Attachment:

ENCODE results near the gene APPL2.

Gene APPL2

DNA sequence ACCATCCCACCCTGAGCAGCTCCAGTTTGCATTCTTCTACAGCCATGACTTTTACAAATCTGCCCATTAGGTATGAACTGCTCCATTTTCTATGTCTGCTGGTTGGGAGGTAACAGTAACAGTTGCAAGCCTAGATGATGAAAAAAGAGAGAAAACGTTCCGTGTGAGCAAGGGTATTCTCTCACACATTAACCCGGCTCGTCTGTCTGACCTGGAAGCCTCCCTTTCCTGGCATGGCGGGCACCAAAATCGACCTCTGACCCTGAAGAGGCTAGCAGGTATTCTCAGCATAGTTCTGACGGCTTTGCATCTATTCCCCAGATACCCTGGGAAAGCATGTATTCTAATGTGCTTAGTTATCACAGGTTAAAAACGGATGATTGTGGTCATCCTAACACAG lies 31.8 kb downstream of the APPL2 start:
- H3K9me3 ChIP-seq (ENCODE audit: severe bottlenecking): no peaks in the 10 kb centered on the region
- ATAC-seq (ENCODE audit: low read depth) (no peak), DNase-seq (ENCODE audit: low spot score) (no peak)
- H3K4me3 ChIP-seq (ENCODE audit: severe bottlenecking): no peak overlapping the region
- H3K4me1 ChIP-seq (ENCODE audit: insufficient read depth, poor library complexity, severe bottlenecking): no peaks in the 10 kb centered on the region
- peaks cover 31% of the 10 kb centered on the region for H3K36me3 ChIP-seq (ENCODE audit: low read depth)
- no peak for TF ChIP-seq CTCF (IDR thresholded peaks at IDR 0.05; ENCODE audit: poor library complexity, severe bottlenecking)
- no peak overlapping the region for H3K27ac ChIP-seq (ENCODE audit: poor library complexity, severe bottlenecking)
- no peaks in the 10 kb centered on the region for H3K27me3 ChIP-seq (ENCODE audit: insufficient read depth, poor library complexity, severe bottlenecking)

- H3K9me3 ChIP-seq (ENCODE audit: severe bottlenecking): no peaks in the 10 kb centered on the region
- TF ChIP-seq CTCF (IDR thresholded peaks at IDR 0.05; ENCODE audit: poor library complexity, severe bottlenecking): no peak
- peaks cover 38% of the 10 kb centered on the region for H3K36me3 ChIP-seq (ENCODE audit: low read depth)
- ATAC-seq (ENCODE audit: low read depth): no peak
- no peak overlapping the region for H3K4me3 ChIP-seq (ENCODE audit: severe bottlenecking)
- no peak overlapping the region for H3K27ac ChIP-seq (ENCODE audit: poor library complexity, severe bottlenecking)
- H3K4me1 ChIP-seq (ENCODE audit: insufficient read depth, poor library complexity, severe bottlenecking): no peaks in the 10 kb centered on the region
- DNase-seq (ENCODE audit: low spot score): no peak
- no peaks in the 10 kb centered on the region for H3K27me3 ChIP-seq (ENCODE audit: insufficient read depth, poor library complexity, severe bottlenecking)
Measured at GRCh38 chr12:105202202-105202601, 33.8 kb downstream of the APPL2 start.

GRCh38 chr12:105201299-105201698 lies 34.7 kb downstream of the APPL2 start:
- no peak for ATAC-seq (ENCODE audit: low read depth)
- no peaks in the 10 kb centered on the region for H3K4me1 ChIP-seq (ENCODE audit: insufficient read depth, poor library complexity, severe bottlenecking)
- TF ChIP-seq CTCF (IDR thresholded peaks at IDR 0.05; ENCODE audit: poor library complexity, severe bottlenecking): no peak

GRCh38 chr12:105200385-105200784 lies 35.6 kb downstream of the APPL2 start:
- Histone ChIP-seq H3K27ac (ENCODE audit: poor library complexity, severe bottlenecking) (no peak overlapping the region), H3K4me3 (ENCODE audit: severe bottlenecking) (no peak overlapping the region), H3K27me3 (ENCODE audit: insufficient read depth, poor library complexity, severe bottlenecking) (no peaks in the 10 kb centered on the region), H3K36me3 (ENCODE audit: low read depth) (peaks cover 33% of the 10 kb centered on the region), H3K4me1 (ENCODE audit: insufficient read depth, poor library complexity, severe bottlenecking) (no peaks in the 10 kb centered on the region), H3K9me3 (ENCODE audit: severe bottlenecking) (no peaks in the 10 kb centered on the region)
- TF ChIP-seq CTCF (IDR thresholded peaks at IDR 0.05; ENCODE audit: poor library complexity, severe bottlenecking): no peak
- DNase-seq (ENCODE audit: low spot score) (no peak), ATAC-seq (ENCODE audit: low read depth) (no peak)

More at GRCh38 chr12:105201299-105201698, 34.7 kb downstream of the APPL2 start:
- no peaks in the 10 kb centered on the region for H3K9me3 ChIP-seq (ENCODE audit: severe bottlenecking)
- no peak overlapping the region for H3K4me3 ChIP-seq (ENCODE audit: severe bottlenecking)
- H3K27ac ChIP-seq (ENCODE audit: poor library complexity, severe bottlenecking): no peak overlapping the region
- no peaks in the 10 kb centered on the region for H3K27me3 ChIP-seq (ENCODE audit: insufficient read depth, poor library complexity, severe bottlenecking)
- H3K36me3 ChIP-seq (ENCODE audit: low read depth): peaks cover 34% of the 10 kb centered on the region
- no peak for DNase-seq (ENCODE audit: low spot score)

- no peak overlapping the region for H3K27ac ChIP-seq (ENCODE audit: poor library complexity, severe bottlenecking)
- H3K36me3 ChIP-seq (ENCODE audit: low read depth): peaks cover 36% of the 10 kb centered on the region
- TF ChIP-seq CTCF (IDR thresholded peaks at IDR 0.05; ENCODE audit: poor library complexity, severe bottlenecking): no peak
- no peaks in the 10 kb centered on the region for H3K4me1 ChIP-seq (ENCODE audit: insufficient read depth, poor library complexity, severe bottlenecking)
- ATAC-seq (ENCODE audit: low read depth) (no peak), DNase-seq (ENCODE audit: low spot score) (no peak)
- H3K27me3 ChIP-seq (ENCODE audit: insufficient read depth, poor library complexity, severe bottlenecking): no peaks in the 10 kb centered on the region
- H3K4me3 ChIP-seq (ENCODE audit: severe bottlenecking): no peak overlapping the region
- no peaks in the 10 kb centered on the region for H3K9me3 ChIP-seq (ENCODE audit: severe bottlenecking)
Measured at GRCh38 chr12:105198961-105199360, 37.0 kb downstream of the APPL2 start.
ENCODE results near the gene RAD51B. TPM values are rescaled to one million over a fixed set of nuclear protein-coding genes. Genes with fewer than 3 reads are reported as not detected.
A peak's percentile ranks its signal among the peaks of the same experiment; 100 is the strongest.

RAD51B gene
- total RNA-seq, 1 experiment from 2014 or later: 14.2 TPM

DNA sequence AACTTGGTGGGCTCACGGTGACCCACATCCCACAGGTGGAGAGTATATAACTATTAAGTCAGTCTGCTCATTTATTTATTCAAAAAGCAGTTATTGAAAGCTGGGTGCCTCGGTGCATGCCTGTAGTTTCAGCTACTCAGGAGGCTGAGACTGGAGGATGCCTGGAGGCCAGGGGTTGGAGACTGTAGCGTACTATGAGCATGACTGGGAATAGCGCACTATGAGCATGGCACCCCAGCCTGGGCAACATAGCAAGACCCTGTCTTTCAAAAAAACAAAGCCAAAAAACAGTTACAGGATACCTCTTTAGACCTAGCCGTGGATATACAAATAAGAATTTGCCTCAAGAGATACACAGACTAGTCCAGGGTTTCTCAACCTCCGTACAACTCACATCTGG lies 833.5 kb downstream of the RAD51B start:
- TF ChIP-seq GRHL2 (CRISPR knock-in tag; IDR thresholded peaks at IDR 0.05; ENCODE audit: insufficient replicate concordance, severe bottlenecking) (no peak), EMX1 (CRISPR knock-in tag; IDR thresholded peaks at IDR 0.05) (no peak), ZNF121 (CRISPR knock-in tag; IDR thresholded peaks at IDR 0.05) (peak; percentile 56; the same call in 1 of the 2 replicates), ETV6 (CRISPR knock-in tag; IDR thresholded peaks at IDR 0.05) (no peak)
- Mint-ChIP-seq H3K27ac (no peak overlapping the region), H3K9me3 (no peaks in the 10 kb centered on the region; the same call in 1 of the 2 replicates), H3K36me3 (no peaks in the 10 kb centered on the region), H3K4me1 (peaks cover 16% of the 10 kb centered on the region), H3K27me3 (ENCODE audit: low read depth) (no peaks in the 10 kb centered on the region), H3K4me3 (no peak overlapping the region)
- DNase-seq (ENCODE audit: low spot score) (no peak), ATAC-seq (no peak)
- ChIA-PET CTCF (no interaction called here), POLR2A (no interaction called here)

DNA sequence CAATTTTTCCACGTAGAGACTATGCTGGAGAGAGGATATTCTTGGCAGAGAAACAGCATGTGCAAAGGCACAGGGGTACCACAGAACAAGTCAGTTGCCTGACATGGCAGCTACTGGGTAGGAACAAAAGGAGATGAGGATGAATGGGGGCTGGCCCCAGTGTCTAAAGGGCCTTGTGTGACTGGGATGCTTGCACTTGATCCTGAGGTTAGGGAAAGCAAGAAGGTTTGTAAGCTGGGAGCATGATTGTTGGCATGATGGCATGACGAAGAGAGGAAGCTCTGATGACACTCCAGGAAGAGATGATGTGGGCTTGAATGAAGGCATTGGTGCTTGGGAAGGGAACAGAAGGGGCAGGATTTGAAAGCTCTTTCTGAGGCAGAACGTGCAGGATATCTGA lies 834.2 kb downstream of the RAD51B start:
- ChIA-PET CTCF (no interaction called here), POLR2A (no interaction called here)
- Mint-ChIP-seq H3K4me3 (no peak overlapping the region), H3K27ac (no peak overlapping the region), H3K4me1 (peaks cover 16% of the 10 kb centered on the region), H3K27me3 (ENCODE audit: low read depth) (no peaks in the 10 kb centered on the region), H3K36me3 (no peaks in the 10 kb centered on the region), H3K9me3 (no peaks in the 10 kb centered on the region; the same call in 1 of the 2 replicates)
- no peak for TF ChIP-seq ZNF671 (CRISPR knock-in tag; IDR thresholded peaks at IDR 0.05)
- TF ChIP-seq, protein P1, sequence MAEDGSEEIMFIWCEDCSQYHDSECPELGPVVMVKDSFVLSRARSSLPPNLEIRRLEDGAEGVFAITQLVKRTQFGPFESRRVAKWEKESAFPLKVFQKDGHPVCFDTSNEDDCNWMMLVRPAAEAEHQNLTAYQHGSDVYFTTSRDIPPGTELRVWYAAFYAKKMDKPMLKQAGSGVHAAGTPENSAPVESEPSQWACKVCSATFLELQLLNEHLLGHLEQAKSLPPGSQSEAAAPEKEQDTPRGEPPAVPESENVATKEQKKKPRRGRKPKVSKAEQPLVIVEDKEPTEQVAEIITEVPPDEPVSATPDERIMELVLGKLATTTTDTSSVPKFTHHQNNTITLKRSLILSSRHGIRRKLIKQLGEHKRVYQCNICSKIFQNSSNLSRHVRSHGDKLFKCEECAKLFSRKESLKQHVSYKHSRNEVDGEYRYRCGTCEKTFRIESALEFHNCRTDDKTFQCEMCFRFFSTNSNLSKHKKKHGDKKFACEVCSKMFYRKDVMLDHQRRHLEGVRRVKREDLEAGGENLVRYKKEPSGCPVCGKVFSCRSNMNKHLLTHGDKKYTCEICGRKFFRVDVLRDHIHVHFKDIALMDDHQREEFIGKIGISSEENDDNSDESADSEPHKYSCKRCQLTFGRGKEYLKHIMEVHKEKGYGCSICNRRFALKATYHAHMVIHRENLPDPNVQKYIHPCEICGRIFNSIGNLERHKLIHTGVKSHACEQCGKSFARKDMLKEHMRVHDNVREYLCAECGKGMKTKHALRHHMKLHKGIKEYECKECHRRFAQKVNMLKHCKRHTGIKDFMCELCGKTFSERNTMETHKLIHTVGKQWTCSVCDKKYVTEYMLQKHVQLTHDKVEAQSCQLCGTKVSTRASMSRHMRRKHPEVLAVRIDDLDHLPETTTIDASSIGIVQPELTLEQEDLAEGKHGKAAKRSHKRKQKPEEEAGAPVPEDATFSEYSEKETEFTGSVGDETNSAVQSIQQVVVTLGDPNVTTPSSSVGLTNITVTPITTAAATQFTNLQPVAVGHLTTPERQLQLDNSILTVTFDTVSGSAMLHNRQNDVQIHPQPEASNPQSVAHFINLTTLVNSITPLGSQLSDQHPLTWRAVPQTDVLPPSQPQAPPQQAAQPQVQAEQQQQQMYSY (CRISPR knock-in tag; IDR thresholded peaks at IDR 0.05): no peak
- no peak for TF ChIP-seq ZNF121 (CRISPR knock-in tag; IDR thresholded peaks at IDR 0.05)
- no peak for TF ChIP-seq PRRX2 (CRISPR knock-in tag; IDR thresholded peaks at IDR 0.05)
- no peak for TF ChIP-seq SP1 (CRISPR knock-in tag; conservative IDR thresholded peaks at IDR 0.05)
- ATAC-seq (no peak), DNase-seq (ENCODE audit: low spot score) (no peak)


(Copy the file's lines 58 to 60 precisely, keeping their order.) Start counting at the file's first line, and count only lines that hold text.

- no peak for TF ChIP-seq ZNF671 (CRISPR knock-in tag; IDR thresholded peaks at IDR 0.05)
- TF ChIP-seq, protein P1, sequence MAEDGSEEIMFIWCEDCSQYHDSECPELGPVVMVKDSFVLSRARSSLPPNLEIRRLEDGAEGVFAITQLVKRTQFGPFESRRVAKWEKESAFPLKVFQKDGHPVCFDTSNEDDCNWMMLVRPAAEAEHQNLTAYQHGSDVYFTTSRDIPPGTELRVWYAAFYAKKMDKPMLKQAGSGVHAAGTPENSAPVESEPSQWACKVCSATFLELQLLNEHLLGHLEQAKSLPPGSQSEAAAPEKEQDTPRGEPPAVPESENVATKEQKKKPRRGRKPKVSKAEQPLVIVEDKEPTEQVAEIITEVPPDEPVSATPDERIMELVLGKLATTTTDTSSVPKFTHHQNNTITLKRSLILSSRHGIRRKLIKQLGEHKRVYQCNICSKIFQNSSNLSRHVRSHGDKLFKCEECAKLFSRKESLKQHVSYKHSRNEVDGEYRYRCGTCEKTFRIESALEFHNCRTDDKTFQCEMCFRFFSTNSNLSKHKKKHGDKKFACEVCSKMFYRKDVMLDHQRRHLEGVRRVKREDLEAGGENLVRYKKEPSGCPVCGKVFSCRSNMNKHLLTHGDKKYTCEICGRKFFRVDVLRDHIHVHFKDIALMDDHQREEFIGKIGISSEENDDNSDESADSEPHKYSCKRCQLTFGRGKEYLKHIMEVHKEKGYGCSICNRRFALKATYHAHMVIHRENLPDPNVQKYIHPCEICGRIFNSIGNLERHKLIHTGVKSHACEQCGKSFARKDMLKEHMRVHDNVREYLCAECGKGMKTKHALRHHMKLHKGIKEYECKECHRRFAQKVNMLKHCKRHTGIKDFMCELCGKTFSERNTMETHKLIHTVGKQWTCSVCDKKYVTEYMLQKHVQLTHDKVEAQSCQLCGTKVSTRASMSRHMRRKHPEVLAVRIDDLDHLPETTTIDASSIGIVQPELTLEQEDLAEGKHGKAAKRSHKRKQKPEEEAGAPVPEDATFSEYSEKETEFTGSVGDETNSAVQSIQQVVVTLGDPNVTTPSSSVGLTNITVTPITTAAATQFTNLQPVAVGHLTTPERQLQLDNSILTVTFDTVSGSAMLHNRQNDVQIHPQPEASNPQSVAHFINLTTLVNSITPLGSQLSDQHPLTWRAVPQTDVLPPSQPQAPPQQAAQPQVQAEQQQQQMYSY (CRISPR knock-in tag; IDR thresholded peaks at IDR 0.05): no peak
- no peak for TF ChIP-seq ZNF121 (CRISPR knock-in tag; IDR thresholded peaks at IDR 0.05)